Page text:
Linux Tools - Conky

Conky is one of my favorite linux tools. It displays information directly on your desktop. The config file is simple to use and highly configurable. Conky has developed a cult following among linux nerds.


You can display just about anything on conky. It is most often used for displaying system information such as cpu usage, memory, disk space, network speed, etc. You an run external scripts and bash commands too. Conky can run in a window but the cool part is running it as part of your desktop.

Conky has very well maintained code. Check out the github page. It has 3,116 commits, wow. Conky got its name from a ventriloquist dummy on the TV show "Trailer Park Boys". Check out the video below to see some of his antics.

I'll show you how to set up Conky on your machine. I'm running Ubuntu, Lubuntu actually, but Conky is available on all linux distributions.

To install on Ubuntu you run:

sudo apt-get install conky

Typically you want to run conky in the background. It's as simple as:

conky &

The "&" forks it to the background. The easiest way to close conky is:

killall conky

The excitement takes place in the config file. The default file is located at /etc/conky/conky.conf. To work properly with all the cool looking stuff you need to create your own config file. Start by copying the default to your home directory. Like so:

cp /etc/conky/conky.conf /home/$USER/.conkyrc

Then you can start editing, the default file is pretty user friendly and has numerous options commented out with #'s. You can just delete the # and enable the features that you want. Over time, like most configurations in linux, you'll know what you want and slim down the file.

Here's the options part of my .conkyrc with a screen shot on the side.


background yes
cpu_avg_samples 2
net_avg_samples 2
out_to_console no
use_xft yes
xftfont Bitstream Vera Sans Mono:size=8
xftalpha 0.8
mail_spool $MAIL
update_interval 1
own_window yes
own_window_transparent yes
own_window_hints undecorated,below,sticky,skip_taskbar,skip_pager
double_buffer yes
minimum_size 400 5
maximum_width 250
draw_shades no
draw_outline no
draw_borders no
stippled_borders 10
border_width 0
gap_x 15
gap_y 30 
alignment top_right
use_spacer none
no_buffers yes
uppercase no

The most important options are background, which runs Conky in the background. minimum_size and maximum_width define the size on screen. own_window_transparent makes the background transparent so it blends in to your desktop.

Next is the "code" part of the config. I'll break it into chunks for readability. The first part defines the clock, cpu usage bars and process data. It's pretty self explanatory. You can define fonts, sizes, date formats and so on.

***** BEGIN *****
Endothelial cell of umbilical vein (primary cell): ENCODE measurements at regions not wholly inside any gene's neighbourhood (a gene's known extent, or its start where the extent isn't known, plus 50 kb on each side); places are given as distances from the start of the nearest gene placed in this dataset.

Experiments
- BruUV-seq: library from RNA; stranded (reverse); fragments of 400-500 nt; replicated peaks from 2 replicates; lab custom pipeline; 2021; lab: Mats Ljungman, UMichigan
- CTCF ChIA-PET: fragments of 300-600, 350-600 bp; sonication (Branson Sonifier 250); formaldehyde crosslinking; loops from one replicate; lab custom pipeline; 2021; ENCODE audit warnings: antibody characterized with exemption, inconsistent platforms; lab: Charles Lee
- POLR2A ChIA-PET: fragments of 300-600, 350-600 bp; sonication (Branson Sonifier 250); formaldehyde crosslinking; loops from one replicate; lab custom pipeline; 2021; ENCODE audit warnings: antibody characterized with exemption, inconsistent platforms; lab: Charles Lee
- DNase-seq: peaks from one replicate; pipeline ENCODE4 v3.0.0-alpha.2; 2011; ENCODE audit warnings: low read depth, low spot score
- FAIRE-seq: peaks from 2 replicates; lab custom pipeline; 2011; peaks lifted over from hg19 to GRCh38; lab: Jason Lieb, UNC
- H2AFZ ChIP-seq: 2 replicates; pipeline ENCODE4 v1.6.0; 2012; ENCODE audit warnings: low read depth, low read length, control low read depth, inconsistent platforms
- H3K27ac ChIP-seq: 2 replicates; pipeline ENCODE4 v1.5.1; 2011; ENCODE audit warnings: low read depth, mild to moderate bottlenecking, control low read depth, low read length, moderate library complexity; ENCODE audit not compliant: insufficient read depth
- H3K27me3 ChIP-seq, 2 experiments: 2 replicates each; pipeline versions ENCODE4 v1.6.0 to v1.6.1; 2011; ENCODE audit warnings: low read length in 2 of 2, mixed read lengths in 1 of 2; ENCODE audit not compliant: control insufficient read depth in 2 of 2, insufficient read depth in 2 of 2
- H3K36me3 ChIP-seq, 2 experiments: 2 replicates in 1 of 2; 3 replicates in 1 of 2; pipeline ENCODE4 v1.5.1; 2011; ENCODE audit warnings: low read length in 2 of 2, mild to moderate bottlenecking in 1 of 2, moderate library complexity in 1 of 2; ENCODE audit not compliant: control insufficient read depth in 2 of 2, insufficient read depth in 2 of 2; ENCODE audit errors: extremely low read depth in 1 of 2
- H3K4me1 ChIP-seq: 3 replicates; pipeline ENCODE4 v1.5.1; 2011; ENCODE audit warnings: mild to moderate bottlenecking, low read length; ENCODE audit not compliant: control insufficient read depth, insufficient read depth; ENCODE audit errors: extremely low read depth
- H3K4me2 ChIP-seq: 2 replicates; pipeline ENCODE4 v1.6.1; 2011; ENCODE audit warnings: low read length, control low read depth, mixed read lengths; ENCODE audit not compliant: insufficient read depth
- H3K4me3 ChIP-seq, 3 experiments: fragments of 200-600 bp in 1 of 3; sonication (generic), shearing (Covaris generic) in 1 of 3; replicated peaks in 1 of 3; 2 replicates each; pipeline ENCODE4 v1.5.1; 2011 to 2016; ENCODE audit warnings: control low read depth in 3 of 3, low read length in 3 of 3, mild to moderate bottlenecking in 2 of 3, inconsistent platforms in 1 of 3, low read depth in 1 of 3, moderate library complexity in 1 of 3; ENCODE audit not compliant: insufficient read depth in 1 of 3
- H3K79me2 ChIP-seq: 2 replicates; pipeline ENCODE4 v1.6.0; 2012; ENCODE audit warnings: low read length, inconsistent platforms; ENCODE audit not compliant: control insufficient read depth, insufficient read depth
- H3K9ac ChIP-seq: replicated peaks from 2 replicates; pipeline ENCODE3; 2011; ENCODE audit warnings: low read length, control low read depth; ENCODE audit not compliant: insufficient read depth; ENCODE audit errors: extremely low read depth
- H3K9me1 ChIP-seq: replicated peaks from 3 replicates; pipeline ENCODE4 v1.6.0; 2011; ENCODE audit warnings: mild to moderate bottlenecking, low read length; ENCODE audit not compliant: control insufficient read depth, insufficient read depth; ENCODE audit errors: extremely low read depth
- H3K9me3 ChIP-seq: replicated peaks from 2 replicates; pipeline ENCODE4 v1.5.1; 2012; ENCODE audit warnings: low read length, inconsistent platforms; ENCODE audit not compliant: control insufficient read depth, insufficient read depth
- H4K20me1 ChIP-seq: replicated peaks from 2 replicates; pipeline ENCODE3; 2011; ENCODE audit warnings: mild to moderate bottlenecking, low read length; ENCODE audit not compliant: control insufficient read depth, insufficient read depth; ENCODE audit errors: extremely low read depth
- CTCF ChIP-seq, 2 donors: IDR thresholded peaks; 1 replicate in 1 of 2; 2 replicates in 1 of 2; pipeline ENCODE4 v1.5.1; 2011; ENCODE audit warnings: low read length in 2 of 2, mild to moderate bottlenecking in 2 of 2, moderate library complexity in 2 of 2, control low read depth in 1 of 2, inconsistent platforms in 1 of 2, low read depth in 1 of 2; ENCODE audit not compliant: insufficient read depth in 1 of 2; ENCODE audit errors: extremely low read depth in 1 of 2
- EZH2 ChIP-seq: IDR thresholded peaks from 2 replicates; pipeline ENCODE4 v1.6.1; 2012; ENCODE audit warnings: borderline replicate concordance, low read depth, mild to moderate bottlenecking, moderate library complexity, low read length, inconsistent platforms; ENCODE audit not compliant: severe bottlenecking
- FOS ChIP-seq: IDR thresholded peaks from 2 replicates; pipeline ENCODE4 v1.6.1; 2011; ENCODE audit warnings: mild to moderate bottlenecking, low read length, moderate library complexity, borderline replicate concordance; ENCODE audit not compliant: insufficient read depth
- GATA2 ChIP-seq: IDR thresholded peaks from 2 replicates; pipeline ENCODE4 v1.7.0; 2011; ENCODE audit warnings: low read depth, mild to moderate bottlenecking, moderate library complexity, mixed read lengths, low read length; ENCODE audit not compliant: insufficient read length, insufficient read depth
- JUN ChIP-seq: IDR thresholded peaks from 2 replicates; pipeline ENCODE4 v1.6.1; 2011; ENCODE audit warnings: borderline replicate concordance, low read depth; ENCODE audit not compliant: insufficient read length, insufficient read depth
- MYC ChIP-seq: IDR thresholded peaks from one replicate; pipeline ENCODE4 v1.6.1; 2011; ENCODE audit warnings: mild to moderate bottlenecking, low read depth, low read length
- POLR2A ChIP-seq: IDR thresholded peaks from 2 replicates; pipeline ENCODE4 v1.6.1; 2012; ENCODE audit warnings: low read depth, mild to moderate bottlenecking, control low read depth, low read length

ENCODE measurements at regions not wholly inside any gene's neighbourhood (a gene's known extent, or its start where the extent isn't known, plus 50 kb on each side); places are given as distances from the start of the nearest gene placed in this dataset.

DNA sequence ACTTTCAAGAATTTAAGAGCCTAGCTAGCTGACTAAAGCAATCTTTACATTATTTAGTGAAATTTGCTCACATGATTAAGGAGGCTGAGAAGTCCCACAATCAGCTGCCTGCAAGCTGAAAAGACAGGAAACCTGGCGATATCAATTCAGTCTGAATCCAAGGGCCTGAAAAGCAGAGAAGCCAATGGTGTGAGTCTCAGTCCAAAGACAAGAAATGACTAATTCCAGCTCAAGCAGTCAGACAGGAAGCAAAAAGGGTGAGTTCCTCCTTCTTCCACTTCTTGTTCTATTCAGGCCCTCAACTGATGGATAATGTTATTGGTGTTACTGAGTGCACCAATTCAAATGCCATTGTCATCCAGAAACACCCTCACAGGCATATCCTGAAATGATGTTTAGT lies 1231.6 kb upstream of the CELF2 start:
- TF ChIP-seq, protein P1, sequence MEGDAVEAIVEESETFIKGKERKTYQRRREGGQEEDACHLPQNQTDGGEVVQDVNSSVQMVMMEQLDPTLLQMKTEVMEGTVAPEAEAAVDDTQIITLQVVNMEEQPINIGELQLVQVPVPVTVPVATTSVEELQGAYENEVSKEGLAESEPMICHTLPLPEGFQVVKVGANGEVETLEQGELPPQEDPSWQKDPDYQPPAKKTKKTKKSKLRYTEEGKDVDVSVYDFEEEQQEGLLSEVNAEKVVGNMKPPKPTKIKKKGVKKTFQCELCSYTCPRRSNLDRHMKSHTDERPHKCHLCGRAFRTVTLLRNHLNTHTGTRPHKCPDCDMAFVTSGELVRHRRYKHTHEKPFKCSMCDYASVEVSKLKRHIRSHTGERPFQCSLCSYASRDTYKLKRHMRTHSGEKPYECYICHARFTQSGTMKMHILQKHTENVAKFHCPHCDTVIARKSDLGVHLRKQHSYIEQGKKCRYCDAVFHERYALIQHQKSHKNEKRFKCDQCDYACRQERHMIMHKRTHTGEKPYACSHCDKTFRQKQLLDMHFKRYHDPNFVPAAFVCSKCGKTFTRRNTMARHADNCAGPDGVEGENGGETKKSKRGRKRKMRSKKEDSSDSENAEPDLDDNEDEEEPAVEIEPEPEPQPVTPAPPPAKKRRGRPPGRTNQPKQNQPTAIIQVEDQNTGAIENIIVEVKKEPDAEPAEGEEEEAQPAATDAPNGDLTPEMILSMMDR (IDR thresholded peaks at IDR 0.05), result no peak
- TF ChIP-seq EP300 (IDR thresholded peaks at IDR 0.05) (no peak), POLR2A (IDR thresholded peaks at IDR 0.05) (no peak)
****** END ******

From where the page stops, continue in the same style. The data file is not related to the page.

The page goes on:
${hr 2}
${alignc 19}${font Arial Black bold:size=22}${time %H:%M}${font}
${voffset 2}${alignc}${time %A, %d %B %Y}
${hr 2}
${font bold:size=8}${color #FFFFFF}
${cpu cpu1}% ${color CCFF00}${cpubar cpu1}
${color #FFFFFF}${cpu cpu2}% ${color #00FFFF}${cpubar cpu2}
${color #FFFFFF}Load Av $alignr${loadavg}
processes: $processes  $alignr running: $running_processes
uptime: $uptime

Next I define the memory usage bars and hard drive usage. The bar heights are defined by this bit ${membar 15,200} where height is 15 and length is 200 pixels. You can easily pick the colors and mount points for dives to be used.

 MEM: ${alignr}$mem / $memmax
    ${color blue}${membar 15,200}
${color #FFFFFF}SWAP: ${alignr}$swap / $swapmax 
   ${color blue}${swapbar 15,200}
${color #FFFFFF}Home   ${alignr}${fs_used /} / ${fs_size /}
    ${fs_bar 8,200 /}
 DATA   ${alignr}${fs_used /media/ng/DATA} / ${fs_size /media/ng/DATA}
    ${fs_bar 8,200 /media/ng/DATA}
 WIN ${alignr}${fs_used /media/ng/48F49F9AF49F8938} / ${fs_size /media/ng/48F49F9AF49F8938}
    ${fs_bar 8,200 /media/ng/48F49F9AF49F8938}

The next section shows the most resouce expensive processes. This is really helpful for me since I am running an old/slow laptop at the moment. I just have to look at my desktop to see where the bottlenecks are.

cpu usage:  ${alignr}CPU%   
 ${top name 1}  ${alignr}${top cpu 1}
 ${top name 2}  ${alignr}${top cpu 2}
 ${top name 3}  ${alignr}${top cpu 3}
 ${top name 4}  ${alignr}${top cpu 4}

mem usage:  ${alignr}MEM%   
 ${top_mem name 1}  ${alignr}${top_mem mem 1}
 ${top_mem name 2}  ${alignr}${top_mem mem 2}
 ${top_mem name 3}  ${alignr}${top_mem mem 3}
 ${top_mem name 4}  ${alignr}${top_mem mem 4}

Next is the network section. Simalr to the rest, except here I am running an external bash command. That is executed by ${execi 600 .... I'm using w3m (terminal based browser) to scrape my external IP address from You could do all kinds of stuff with this. It is also great to have you internal and external IP address available at a glance.

 hardline $alignr${addr eth0}
 wireless $alignr${addr wlp4s0}
 external $alignr${execi 600  w3m -no-cookie | grep -A1 Is: | tail -n 1}
 ng-server $alignr

Download Speed $alignr${downspeedf wlp4s0} kb/s
  ${color green}${downspeedgraph wlp4s0 15,200}
${color #FFFFFF}Upload Speed $alignr${upspeedf wlp4s0} kb/s
  ${color pink}${upspeedgraph wlp4s0 15,200}
${color orange}

My config is pretty straightforward. You can get really creative with it. You can run all kinds of scripts such as Ruby, Perl, Python or anything else. I used to have one that would display a list of to-do items from file.

There are some great examples of Conky config files at this link

Check out these cool Conky set ups that I found online.

sml sml sml sml sml sml